Post-Traumatic Stress Disorder (PTSD) Symptoms & Causes

Post-Traumatic Stress Disorder (PTSD) Symptoms & Causes


About 3.5% of American adults develop post-traumatic stress disorder (PTSD) each year. PTSD is a mental health condition that triggers your body’s “fight or flight” stress response after experiencing a traumatic or distressing event. Some examples of events that may cause PTSD include gun violence, military combat, or intimate partner abuse.

Experiencing this condition can be challenging for your mind and body, causing symptoms like rapid heart rate, anxiety, and trouble sleeping. Fortunately, several treatment options can help manage symptoms, offer support, and improve your quality of life. Your exact treatment plan will depend on the severity of your symptoms, but healthcare providers often recommend psychotherapy, medications, and support groups.

Post-traumatic stress disorder can cause a variety of emotional, physical, and behavioral symptoms that affect your daily functioning. While everyone experiences some stress from time to time, symptoms of stress usually go away. However, PTSD symptoms persist even when you’re no longer in imminent danger or experiencing something stressful

Generally, you can expect PTSD symptoms to develop within three months of a traumatic event.

There are four categories of PTSD symptoms: re-experiencing, avoidance, arousal or reactivity, and cognition and mood.

Re-Experiencing

With PTSD, you may re-experience the trauma, which may cause symptoms such as:

  • Flashbacks to the traumatic event
  • Racing heart rate
  • Sweating

Avoidance

PTSD can often cause you to avoid certain situations out of fear of re-experiencing a similar traumatic event. As such, you may experience symptoms like:

  • Avoiding the location of the traumatic event
  • Withdrawal from people involved in the event 
  • Refusal to acknowledge feelings or memories from the event

Arousal and Reactivity

Several behavioral changes can occur as a result of PTSD. These symptoms are known as arousal or reactivity, which may manifest as:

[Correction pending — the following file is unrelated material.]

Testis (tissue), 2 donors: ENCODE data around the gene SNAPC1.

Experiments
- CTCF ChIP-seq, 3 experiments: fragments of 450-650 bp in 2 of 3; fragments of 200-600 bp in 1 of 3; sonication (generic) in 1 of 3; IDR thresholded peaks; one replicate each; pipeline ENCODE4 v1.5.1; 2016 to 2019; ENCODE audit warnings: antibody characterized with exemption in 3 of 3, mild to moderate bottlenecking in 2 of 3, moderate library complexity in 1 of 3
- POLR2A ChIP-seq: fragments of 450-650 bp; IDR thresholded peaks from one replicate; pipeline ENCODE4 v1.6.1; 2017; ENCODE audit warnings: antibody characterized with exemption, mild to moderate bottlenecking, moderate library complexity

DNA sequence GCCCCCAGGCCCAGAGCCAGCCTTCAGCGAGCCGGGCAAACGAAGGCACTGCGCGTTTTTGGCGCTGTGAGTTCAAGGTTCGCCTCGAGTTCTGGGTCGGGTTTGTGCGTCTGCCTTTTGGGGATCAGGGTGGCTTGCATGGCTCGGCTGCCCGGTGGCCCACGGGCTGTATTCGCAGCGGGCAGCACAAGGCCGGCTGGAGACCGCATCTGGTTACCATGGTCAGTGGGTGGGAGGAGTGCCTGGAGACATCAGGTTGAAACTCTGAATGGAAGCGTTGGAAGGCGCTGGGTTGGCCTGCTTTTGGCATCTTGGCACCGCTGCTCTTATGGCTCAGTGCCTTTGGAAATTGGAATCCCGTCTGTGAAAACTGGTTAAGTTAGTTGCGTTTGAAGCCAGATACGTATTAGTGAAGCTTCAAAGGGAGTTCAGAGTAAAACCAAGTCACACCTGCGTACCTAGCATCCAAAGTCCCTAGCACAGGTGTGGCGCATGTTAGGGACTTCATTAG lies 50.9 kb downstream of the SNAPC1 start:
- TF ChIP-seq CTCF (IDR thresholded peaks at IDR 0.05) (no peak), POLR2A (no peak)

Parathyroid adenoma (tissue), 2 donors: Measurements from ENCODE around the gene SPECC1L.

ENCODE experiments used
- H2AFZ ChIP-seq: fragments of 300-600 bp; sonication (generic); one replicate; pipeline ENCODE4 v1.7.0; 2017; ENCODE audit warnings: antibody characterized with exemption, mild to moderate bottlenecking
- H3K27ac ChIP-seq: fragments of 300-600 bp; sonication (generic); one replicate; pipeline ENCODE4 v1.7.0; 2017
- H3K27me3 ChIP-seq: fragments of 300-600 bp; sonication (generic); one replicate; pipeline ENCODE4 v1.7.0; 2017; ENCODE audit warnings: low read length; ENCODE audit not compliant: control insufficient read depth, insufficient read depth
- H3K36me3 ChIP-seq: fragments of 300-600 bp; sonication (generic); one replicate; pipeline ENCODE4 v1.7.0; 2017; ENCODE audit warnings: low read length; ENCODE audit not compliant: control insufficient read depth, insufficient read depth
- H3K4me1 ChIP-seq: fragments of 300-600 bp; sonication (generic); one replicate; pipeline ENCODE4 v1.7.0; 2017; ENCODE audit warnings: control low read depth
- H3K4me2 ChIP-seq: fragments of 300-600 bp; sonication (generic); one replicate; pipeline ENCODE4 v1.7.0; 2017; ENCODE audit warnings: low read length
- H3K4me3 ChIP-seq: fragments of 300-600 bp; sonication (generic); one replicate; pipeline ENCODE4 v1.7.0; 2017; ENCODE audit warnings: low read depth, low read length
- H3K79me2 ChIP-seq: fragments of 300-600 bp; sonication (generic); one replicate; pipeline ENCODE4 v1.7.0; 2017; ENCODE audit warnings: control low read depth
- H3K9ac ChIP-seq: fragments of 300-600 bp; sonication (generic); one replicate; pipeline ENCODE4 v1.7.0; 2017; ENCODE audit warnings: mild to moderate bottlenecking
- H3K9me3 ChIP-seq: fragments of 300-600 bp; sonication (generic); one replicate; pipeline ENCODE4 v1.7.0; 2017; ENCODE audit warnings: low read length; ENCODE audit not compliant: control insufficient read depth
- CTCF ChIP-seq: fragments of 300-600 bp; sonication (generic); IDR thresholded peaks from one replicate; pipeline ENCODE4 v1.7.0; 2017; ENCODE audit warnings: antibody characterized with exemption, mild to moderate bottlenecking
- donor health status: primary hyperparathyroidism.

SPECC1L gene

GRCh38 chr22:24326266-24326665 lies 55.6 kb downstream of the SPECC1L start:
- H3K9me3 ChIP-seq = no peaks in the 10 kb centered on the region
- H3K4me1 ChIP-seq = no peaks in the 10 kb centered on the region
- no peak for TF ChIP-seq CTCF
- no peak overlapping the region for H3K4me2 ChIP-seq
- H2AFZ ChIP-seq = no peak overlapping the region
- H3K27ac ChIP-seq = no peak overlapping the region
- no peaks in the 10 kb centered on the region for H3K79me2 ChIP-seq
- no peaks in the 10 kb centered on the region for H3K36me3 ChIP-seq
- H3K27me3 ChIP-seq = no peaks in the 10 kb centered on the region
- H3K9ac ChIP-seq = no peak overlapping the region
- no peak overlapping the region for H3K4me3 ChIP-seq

Cognitive and Mood Changes

Living with PTSD not only interferes with your daily activities and behaviors but can also affect you emotionally. You may experience the following changes to your cognition (thinking) and mood:

  • Trouble remembering details of the traumatic event
  • Exaggerated feelings of blame or shame
  • Negative self-image
  • Sadness
  • Anger
  • Guilt
  • Loss of interest in favorite activities 
  • Social withdrawal 
  • Inability to feel positive emotions 

Symptoms in young people tend to look different. If your child or teenager experiences something traumatic and develops PTSD, it’s a good idea to keep an eye out for changes in their behavior and mood.

In children younger than six years old, symptoms of PTSD may include:

  • Frequent bedwetting
  • Forgetting how to talk 
  • Anxiously clinging to parents or caregivers
  • Replaying the traumatic event over and over

In older children and adolescents, symptoms can look similar to the signs of PTSD in adults. They may also exhibit the following behaviors:

  • Acting out in school
  • Being disruptive or disrespectful
  • Engaging in destructive or risky behaviors

Post-traumatic stress disorder can sometimes develop if you experience or witness an extremely distressing or traumatic event. It can also be caused by learning that it happened to someone you care about (e.g., racial trauma) or being exposed to details of an extremely distressful event (e.g., a therapist hearing about a traumatic event from a client).